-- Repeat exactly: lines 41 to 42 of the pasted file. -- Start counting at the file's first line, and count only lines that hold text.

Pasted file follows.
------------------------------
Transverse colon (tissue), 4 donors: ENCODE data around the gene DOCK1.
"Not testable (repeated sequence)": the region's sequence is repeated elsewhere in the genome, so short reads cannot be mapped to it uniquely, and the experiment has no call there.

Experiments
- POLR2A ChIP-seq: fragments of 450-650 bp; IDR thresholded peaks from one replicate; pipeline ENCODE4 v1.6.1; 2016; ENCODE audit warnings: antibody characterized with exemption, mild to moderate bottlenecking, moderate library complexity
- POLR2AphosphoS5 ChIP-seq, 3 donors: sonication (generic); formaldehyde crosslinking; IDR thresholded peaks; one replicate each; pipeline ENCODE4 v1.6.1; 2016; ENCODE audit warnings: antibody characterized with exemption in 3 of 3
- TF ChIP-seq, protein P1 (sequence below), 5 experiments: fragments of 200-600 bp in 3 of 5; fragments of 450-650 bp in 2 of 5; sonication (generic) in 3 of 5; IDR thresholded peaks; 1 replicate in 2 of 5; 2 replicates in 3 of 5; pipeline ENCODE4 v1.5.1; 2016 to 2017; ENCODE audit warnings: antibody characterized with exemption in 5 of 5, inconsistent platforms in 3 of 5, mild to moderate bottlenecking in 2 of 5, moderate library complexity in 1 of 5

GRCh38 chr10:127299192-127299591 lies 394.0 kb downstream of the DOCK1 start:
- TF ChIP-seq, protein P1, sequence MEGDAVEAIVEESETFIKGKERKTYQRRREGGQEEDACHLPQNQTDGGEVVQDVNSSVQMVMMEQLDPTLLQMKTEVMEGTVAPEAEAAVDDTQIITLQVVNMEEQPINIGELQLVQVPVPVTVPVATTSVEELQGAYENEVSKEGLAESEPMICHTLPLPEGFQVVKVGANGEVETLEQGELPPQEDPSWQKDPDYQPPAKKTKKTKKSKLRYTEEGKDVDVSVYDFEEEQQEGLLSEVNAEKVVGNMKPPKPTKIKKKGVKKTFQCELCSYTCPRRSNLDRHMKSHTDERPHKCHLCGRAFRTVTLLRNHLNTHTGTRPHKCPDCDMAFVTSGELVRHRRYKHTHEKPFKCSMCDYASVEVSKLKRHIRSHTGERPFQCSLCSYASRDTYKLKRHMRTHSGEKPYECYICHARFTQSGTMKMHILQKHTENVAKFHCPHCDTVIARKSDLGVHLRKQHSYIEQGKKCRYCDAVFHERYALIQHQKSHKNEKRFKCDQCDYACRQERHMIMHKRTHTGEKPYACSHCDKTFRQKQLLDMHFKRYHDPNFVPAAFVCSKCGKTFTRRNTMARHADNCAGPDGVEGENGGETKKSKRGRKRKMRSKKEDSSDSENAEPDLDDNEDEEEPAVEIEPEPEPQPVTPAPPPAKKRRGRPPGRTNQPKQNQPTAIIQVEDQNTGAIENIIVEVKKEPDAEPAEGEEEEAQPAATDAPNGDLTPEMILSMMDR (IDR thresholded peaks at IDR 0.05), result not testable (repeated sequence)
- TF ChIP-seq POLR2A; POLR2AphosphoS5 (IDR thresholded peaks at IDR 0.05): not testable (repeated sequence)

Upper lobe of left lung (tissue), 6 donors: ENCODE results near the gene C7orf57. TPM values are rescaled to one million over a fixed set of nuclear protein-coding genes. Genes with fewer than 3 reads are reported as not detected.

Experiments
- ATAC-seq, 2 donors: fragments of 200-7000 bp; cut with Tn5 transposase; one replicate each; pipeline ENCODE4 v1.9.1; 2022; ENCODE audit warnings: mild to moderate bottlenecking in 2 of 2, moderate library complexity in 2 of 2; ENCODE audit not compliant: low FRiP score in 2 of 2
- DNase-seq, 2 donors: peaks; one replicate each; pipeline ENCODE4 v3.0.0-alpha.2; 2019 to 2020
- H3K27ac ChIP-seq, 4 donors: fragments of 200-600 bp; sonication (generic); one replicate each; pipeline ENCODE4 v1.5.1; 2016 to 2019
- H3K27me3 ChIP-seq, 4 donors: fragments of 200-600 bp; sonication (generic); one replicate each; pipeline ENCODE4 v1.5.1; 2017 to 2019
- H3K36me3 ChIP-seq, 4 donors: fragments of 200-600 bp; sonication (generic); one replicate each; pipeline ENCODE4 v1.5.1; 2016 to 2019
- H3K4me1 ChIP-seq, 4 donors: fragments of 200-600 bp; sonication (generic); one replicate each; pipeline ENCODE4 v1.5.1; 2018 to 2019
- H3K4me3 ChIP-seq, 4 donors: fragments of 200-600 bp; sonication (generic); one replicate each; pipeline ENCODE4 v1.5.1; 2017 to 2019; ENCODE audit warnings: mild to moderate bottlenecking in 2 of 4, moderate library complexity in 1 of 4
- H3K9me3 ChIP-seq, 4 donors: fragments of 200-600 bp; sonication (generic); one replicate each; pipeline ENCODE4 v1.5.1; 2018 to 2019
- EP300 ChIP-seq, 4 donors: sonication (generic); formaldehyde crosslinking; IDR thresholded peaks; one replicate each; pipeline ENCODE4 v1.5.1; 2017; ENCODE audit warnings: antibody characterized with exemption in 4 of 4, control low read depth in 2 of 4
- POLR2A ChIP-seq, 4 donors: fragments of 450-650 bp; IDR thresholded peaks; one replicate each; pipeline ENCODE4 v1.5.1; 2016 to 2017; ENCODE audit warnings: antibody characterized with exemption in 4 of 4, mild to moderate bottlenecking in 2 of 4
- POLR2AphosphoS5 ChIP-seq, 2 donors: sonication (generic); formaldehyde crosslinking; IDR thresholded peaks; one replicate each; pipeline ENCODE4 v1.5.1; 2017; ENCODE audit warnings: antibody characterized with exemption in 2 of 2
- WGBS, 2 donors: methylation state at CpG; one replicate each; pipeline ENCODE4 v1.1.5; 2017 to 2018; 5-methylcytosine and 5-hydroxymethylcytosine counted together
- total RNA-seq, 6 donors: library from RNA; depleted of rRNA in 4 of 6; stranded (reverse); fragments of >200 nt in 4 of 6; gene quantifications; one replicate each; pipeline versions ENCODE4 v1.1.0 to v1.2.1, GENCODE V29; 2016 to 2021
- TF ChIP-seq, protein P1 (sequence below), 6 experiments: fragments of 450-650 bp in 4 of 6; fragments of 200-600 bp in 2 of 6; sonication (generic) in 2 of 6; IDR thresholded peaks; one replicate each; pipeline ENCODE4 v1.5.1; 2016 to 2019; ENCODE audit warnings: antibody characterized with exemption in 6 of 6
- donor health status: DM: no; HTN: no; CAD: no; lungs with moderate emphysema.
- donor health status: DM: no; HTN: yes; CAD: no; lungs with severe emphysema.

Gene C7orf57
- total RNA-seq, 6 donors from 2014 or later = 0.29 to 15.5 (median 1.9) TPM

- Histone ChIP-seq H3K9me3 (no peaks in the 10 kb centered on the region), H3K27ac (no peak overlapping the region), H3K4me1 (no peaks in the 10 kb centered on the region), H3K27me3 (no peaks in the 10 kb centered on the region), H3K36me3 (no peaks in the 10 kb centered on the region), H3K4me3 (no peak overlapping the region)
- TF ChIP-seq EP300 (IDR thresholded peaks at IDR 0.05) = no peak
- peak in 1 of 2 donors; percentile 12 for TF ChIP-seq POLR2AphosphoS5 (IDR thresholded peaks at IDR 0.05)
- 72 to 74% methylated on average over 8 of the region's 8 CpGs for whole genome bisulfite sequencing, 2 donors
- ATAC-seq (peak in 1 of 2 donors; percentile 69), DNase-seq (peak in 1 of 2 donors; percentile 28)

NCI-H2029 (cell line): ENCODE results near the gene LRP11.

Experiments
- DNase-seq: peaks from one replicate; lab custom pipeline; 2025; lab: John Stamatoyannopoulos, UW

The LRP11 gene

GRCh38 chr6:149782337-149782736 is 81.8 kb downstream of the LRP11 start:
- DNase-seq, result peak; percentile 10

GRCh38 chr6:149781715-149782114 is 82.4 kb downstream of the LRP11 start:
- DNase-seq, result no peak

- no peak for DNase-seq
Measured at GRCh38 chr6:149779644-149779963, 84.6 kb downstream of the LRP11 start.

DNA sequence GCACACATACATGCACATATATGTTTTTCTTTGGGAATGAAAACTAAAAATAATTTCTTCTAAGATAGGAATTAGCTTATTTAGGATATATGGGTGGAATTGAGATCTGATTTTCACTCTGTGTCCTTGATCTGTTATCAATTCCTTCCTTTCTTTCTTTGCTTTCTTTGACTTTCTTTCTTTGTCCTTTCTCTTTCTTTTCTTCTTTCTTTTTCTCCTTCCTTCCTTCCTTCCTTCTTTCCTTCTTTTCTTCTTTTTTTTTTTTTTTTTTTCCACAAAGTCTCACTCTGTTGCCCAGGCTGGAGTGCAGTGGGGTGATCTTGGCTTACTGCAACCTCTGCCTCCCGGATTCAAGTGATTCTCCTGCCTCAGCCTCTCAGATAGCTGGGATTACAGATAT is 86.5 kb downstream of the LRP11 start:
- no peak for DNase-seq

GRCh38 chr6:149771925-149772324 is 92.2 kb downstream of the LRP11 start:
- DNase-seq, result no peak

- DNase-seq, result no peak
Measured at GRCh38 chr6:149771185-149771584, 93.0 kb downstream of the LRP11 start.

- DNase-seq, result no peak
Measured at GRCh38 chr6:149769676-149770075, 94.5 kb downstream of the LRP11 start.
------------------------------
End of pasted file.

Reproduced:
GRCh38 chr6:149781715-149782114 is 82.4 kb downstream of the LRP11 start:
- DNase-seq, result no peak